Retired Army Officer: Obama, Democrats Shouldn’t OK Abortions on Military Bases
by Steven Ertelt
July 8, 2010
Washington, DC (LifeNews.com) — A retired army lieutenant colonel has penned a new opinion column saying he doesn’t think President Barack Obama and his pro-abortion allies in Congress should move forward with plans to allow abortions at military base hospitals. Robert Maginnis says Obama has promised not to fund abortions and should make good on it.
"The Democratic congressional majority will soon decide whether taxpayers should subsidize abortions at military hospitals. Their decision will test President Obamas trustworthiness and the voters patience," Maginnis says.
The fight concerns the amendment Sen. Roland Burris attached to a defense spending bill to allow abortions at taxpayer-funded military base hospitals. The Senate Armed Services Committee approved the amendment on a 15-12 vote.
All Democrats supported it except for Sen. Ben Nelson of Nebraska, who joined all of the committee’s Republicans in opposition.
The Senate is expected to defeat a pro-life effort to remove the Burris pro-abortion language from the measure, and the Senate bill and the House version, which does not allow abortions at the base hospitals, will go to a conference committee. Should the final measure endorse abortion, Maginnis is worried.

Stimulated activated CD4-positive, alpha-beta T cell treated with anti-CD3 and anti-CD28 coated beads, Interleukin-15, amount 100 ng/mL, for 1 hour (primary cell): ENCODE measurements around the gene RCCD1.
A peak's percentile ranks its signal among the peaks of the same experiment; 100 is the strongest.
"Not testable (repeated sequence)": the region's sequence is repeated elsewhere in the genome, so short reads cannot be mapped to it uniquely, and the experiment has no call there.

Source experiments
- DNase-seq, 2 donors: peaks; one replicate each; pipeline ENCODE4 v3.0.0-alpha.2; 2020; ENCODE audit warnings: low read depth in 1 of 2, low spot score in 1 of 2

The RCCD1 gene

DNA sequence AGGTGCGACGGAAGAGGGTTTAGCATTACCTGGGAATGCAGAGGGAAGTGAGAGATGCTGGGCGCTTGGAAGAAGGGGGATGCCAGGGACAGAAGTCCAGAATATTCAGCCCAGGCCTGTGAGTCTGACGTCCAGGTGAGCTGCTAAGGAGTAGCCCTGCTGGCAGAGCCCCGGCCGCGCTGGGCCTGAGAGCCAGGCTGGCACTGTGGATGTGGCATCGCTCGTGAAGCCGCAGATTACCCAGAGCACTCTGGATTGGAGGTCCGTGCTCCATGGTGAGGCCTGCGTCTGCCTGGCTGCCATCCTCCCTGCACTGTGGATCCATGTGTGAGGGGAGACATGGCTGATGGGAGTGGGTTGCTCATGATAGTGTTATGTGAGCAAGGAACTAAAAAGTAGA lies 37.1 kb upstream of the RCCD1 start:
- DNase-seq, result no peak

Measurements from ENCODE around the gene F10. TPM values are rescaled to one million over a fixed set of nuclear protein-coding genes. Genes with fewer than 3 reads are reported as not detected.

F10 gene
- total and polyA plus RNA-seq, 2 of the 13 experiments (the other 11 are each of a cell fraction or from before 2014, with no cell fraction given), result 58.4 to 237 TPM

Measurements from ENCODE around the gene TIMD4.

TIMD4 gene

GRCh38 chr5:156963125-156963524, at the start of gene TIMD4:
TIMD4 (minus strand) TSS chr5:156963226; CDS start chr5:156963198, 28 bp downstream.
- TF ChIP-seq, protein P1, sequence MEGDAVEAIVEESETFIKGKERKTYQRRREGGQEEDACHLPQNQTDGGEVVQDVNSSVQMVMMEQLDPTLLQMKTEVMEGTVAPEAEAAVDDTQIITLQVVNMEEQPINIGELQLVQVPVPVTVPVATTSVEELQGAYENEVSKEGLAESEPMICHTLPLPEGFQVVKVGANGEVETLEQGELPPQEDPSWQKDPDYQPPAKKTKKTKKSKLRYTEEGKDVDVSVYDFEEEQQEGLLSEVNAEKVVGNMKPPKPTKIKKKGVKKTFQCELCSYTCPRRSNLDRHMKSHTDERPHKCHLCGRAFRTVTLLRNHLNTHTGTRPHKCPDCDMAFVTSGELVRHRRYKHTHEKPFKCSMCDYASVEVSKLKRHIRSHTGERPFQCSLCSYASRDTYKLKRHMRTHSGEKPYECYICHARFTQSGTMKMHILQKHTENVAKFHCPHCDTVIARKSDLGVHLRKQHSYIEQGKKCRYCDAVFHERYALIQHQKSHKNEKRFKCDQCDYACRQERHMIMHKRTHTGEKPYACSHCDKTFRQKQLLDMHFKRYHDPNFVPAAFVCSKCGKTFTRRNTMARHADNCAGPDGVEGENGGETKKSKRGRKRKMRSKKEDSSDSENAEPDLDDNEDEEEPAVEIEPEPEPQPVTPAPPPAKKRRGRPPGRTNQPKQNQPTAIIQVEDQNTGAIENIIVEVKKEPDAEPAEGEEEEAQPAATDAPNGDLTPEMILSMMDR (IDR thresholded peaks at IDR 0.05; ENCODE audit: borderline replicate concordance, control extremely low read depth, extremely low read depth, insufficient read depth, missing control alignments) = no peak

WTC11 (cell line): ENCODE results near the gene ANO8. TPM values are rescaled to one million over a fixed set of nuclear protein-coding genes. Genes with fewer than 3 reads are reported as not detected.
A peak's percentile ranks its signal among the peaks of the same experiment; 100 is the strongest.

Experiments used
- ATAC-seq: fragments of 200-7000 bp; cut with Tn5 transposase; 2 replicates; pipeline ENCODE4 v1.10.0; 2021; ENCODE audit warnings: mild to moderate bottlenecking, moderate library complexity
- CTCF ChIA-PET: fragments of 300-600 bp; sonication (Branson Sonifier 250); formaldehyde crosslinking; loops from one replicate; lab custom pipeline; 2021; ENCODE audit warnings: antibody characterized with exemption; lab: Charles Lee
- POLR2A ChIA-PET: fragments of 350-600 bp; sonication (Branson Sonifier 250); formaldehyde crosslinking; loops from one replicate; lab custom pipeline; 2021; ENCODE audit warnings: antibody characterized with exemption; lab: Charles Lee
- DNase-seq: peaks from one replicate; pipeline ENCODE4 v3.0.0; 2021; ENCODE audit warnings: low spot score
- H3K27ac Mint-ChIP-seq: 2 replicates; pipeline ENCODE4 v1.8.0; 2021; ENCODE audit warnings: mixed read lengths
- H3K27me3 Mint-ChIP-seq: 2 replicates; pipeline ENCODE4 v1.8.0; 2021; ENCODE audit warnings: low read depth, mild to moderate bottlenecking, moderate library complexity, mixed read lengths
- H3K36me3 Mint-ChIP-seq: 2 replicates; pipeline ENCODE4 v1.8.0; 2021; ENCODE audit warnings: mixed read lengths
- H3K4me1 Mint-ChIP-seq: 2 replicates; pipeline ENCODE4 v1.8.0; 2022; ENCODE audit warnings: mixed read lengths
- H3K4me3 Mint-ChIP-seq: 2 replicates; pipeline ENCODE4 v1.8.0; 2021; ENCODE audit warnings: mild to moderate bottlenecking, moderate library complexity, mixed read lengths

"Its not clear that Obama, the nations most pro-abortion president ever, would honor his commitment against funding abortion by vetoing the bill," he said in his opinion column posted at Human Events.
That’s because he says Democrats "are putting up a smokescreen to provide the president plausible deniability."
Sen. Carl Levin, chairman of the Senate Armed Services Committee, said abortions under the amended provision would be at no expense to the government.
"The senator is wrong about the costs because he lacks supporting research. Besides he knows most Americans wouldn’t support the measure if it meant taxpayer money helped fund abortions," Maginnis says.
"Under the proposed amendment, abortion becomes a patient-paid procedure. Thats why young, single military women who don’t make a lot of money but seek most abortions will act like any consumer who pursues the best value for her dollar. She will weigh her options civilian vs. military clinic and will likely select the civilian clinic because her military medical coverage doesn’t include abortions and the civilian clinic will likely be cheaper," he explains.
"The abortion industry sets its charges to match costs which are based on volume. The Pentagon doubtfully knows the potential demand for abortion services among its qualified healthcare recipients. That population includes women who are on active duty, mobilized reservists, and female dependents of active and retired service members," Maginnis continues.
With 229,426 women on active military duty, the national security and foreign affairs analyst says his research, employing figures from the pro-abortion Guttmacher Institute, shows between 6,056 and 9,590 of them had abortions last year.
Read the remainder of the opinion column at:
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